Politico - Barack Obama Acts Like He Understands Iowa
By Roger Simon
Barack Obama began his speech in an odd and important way, a way that did not make a single news story.
Obama was delivering a major address, reminding voters of his early opposition to the Iraq war. It was big deal speech. There were prepared texts handed out to the press and everything.
But Obama's first words were not in his text, even though they may have been the most important words he spoke all day.
"If you have not yet signed up as a Barack Obama supporter, hopefully after the speech you will," he told the crowd at the Polk County Convention Complex.
"Fill out one of those cards. We'll have volunteers all across the doors. You won't be able to get out without seeing one of these cards."
Pretty mundane stuff, right? Which is why most candidates don't bother with it. Especially not in a speech being covered by the national press, with six TV cameras grinding away.
But that Obama did bother with it is the most important sign I have seen that he actually understands Iowa.
"If you are already a supporter, then I would love for you to fill out another card indicating you want to be a precinct captain," Obama went on.
"Because we need precinct captains in every precinct all across Iowa. And if you are not going to be a precinct captain, then we want you to find four more supporters to caucus for us. That's a pretty simple assignment."
Because voting in the Iowa caucus is very difficult - and meant to be that way - crowds here are more than crowds. They are the raw material from which caucus victories are made.
I traveled around Iowa with Fred Thompson one day this week and never heard him ask anyone to sign up for his campaign, fill out a card or even vote for him in the caucus.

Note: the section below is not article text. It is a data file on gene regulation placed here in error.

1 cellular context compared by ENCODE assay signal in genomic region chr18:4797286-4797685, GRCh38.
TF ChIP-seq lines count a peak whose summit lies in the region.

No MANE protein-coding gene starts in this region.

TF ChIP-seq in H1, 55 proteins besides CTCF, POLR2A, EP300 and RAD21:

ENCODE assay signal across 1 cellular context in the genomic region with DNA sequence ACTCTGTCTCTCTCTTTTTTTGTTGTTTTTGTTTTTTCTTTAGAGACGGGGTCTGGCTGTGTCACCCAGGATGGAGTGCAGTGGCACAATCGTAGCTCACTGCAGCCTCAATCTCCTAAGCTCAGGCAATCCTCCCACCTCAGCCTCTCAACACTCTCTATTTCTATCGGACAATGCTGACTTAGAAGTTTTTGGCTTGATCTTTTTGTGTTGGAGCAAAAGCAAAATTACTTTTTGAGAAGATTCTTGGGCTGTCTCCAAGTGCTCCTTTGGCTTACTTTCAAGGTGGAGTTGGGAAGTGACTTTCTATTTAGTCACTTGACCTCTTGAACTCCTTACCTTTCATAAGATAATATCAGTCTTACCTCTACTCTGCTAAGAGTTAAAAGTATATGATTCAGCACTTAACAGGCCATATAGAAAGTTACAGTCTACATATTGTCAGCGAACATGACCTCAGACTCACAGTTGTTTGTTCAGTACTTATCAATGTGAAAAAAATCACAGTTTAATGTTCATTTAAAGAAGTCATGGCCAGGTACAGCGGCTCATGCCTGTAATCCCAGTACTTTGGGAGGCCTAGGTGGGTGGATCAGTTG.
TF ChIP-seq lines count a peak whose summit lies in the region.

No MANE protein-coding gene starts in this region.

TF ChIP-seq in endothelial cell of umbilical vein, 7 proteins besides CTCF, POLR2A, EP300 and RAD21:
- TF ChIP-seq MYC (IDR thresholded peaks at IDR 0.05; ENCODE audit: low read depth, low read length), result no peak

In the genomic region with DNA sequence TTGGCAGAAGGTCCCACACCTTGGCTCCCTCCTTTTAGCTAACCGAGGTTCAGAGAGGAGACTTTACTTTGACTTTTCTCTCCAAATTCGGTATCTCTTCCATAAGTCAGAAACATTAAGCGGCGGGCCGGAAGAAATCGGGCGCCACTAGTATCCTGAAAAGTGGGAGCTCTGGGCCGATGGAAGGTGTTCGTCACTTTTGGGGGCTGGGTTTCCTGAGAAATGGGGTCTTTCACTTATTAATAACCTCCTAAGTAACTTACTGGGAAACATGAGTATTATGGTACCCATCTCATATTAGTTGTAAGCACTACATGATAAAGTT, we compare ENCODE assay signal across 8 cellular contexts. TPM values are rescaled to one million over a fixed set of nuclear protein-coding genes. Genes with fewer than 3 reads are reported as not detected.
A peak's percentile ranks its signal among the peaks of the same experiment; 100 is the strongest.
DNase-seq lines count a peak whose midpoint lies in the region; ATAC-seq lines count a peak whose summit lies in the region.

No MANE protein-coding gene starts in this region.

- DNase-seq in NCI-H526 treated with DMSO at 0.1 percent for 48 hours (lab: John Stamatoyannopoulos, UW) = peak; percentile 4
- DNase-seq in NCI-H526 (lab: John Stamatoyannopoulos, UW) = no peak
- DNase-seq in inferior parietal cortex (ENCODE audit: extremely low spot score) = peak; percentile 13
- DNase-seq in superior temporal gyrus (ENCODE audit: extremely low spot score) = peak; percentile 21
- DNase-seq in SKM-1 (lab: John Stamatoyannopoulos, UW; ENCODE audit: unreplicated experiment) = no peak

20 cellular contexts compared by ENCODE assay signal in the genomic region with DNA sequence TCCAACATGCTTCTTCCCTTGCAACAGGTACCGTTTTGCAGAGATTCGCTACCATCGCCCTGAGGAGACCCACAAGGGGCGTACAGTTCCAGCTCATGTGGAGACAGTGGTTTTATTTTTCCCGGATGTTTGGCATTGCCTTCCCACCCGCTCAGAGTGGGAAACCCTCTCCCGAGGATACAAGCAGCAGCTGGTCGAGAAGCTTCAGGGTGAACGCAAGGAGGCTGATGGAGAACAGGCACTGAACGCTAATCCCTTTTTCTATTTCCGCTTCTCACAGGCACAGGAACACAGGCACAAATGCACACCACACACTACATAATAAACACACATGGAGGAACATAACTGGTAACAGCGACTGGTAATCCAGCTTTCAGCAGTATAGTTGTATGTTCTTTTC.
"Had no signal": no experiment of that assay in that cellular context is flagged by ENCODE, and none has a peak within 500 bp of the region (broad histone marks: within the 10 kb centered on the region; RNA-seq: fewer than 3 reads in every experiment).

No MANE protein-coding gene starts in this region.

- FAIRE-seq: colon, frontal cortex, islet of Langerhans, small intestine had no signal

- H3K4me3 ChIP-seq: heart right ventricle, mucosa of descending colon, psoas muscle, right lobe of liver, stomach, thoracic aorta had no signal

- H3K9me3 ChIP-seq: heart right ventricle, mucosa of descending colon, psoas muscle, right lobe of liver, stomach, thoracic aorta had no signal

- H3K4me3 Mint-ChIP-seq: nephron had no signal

And his staff didn't hand out sign-up cards in a disciplined fashion.
Obama's staff did. There were staffers at every entrance and exit. They collected names, home and e-mail addresses, and phone numbers.
These names will be added to other names to form huge lists. The campaign then will contact every person on the list (several times) to pitch them on the candidate, answer questions and judge the level of support.
This is the unglamorous, arduous drudge work that in Iowa is absolutely essential.
In a primary state, a candidate can catch fire at the end, wow big crowds with his speeches and roar to victory on Election Day.
That usually doesn't happen in Iowa. Having an inspiring, energetic, magnetic candidate is real nice, but without an organization to back him up, it doesn't mean much.
While I was in Des Moines, I talked to Gordon and Monica Fischer. Gordon was the Democratic Party chairman here during the last presidential election. Monica worked in the administration of former Gov. Tom Vilsack.
Every Democratic presidential campaign called the Fischers this time to ask for their support. Last week, the couple announced they were going to work for Obama.
One reason, they told me, is they think Obama is the best candidate, with the greatest chance of winning.
But there was another reason.
"He is the best-organized in Iowa," Gordon said. "He has the best ground game."
"And his people," Monica said, "are relentless."
Relentless is good. Real good. Relentless works in Iowa.
After Obama's speech, he worked the rope line, which just about every candidate does. But on the rope line, there was a staff person behind him, with sign-up cards in her hand.
And if you shook the candidate's hand, or got an autograph from him or got him to pose for a picture with you, she handed you a card and asked you to sign up, to volunteer, to bring four friends with you next time.
"We would love to have all of you involved and before I even get started, I know the rules here in Iowa," Obama had said at the beginning of his speech. "I want all of you to caucus for me! So you can't say that I didn't ask you!"
The crowd laughed and applauded. So many candidates simply forget to ask people to vote for them.
"You know there is starting to get a little zip in the air," Obama said. "It is time to make a decision. And I hope you make a decision on my behalf."
Mundane stuff. The stuff that didn't make a single story.
But the zip is in the air in Iowa. And soon the snow will fall. And caucus night will come.
And the race is not always to the swift here. It is often to the relentless.